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The Genius of the Beast: A Radical Re-Vision of Capitalism Hardcover – November 24, 2009


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Product Details

  • Hardcover: 607 pages
  • Publisher: Prometheus Books (November 24, 2009)
  • Language: English
  • ISBN-10: 1591027543
  • ISBN-13: 978-1591027546
  • Product Dimensions: 6.3 x 1.5 x 9.3 inches
  • Shipping Weight: 2.2 pounds (View shipping rates and policies)
  • Average Customer Review: 3.6 out of 5 stars  See all reviews (52 customer reviews)
  • Amazon Best Sellers Rank: #590,542 in Books (See Top 100 in Books)

Editorial Reviews

Review

"Howard Bloom is an exceptional scientific writer. Though he does not have the variety of university degrees behind which historians, anthropologists and sociologists usually hide, he demonstrates two of the most basic qualities of the scientific spirit in the highest degree. He pushes himself to discover the mistakes hidden in things that are considered obvious truths. And to do it he uses the greatest range of scientific insights available, no matter what disciplinary barriers separate them. For that, he puts to work a creative imagination far outside the ordinary, the kind that belongs to the great discoverers. He apparently joins all that to an exceptional capacity for work, the kind without which nothing solid can be laid in place." -- Les Automates Intelligents, October 29, 2009

"It's an extraordinary book, exhilaratingly-written and masterfully-researched. I couldn't put it down." --James Burke, creator and host of seven BBC TV series, including Connections.

"Brilliant and powerful." --Edgar Mitchell, sixth man to walk on the Moon, pilot of Apollo 14's Lunar Module, and founder of The Institute of Noetic Sciences

"Impressive and stimulating. A tremendously enjoyable book." --James Fallows, National Correspondent for The Atlantic, Chairman of the Board of the New America Foundation, five-time finalist for the American Book Award, former White House speechwriter, author of Blind Into Baghdad and Postcards from Tomorrow Square: Reports from China.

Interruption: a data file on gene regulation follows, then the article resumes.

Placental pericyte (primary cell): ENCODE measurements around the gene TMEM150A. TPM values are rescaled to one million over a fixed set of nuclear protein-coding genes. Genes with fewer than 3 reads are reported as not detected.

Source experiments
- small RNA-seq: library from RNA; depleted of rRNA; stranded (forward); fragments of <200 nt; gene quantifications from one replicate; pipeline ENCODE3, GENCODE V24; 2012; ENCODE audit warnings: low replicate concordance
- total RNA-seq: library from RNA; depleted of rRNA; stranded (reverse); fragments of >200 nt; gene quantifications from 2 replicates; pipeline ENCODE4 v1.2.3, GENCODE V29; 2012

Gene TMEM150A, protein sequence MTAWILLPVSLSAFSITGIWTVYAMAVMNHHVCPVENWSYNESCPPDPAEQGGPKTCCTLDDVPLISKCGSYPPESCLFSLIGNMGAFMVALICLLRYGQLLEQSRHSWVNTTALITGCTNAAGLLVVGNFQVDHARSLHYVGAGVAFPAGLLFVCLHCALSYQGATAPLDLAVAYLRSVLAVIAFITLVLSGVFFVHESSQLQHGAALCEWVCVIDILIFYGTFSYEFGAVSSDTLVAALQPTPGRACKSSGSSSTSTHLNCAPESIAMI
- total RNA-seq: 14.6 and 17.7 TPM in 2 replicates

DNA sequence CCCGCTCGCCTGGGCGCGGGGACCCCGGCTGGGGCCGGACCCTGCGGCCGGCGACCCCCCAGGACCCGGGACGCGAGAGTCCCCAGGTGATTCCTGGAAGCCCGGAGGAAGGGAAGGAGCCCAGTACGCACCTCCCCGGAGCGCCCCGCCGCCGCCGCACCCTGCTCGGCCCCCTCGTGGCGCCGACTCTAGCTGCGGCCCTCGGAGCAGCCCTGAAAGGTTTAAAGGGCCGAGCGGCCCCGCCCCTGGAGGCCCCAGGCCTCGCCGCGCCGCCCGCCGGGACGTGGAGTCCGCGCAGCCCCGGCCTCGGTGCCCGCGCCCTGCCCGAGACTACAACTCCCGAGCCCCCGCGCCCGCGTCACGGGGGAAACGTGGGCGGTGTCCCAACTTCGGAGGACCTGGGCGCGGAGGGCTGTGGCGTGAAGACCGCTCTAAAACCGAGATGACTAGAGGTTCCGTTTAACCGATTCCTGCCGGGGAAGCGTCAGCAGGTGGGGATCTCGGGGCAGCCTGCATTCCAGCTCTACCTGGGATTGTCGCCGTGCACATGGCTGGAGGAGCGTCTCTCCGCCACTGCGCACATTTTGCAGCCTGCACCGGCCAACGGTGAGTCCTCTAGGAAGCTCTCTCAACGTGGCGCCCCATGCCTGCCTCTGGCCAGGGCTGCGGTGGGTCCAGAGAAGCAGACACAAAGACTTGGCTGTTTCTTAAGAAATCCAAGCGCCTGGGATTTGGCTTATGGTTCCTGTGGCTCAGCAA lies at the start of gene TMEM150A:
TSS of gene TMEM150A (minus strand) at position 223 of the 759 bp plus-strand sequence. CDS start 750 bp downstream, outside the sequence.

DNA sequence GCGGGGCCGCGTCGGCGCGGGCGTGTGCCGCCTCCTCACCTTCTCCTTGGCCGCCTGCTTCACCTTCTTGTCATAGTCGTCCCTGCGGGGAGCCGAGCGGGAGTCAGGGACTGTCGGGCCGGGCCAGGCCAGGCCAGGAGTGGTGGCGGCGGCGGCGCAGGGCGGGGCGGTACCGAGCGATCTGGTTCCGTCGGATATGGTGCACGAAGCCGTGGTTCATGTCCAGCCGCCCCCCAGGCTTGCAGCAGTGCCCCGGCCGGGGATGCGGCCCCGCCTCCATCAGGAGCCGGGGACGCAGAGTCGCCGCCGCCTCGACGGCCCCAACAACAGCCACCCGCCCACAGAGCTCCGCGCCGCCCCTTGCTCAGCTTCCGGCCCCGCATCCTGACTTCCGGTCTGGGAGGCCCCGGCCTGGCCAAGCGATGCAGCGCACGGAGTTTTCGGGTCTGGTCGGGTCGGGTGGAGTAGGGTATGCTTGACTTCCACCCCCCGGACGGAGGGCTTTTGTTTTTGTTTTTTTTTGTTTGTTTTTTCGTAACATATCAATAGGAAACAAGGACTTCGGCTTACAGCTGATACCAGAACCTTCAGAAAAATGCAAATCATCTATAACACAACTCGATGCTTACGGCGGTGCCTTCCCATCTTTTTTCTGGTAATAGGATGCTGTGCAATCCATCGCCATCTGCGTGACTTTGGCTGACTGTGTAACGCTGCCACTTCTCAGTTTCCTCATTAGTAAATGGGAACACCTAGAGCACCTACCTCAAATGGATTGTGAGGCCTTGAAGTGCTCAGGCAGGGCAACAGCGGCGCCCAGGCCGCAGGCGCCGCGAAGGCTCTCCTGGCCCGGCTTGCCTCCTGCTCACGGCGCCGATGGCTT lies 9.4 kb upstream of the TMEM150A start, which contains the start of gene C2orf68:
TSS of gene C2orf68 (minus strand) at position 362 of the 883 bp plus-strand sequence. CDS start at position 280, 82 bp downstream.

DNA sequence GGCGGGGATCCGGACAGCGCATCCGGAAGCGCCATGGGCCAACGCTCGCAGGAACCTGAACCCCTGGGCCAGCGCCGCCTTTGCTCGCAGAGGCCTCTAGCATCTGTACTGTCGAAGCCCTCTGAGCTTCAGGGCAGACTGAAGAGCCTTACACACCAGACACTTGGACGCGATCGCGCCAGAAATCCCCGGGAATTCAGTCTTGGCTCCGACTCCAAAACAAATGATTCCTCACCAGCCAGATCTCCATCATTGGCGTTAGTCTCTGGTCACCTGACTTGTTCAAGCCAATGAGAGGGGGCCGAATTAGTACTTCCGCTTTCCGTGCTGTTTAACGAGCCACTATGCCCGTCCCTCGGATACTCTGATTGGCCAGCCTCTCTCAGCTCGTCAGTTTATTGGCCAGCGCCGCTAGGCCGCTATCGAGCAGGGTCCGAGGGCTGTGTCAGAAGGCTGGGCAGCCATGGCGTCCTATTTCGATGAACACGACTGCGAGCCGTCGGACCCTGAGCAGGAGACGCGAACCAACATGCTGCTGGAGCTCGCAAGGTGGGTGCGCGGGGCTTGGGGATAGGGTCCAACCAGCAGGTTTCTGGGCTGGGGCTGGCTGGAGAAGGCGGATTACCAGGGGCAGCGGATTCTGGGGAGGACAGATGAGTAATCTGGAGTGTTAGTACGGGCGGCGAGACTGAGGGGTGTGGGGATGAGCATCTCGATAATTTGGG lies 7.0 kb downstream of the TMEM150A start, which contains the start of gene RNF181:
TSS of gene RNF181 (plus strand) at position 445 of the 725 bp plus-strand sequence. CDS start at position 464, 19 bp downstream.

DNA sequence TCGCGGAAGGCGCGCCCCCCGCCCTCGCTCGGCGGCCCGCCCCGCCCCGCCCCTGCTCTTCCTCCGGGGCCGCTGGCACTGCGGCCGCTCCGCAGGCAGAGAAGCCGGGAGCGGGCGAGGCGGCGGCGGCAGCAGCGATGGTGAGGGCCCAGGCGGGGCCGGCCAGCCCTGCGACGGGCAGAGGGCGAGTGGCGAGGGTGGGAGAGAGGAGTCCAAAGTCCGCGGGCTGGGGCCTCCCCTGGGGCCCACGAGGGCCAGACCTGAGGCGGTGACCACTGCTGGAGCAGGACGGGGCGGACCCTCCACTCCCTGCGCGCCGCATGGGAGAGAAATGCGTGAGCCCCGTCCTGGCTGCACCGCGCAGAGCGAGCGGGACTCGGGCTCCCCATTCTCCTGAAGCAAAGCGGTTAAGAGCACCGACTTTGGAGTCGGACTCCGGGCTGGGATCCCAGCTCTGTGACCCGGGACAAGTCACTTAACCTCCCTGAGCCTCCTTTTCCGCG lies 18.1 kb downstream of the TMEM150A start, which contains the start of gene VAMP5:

"A visionary creation." Dr. A.P.J. Kalam, former President of India.

"Read with delight this terrific book in which Bloom re-writes the history of the West and shows us what capitalism is really all about--or what at its best it demands of us and how it rewards our innermost natures. Bloom is a thinker of the order of Herbert Spencer or Henri Bergson--he tries to see the whole picture from the origin of the universe through the origin of life to the origins of humanity and the continuity of the creativity of the cosmos in our personal and social behavior. His insights along the way are mind-churning: his portrayal of Plato's real genius as a marketer is brilliant. The bacteria who poisoned their environment and thus moved evolution upward...what a metaphor. Columbus' greatest skill was marketing not navigation, the role of tea rituals, and the tale of soap, all are wonderful. I've been writing about Max Weber and 'the spirit of capitalism' and it makes me even more aware of the brilliance of Bloom's argument about what is in the beast and how it can be tapped: capitalism does not just emerge from the Protestant ethic but from the nature of the human animal and its cosmic inheritance. Let's hope this side of the beast can win out over its parochial and narrow other self that longs for the safety of the tribe. But about the West at its best, he's right: Capitalism = Service. An amazing and brilliant book. So thrilling that it literally gives me goose bumps." --Robin Fox, former director of research for the H. F. Guggenheim Foundation, founder of the Anthropology Department at Rutgers University, co-author of The Imperial Animal and author of Kinship and Marriage

"Pure poetry, divinely begotten. It's a struggle of visions wine and wafer to become the real world's flesh and blood. I am convinced that Howard Bloom is the reincarnation of Plato. This beast is absolutely captivating; a godsend." --Mark Lamonica, author of Rio L. A. and Junkyard Dogs and William Shakespeare, winner of the Southern California Booksellers Association Nonfiction Award.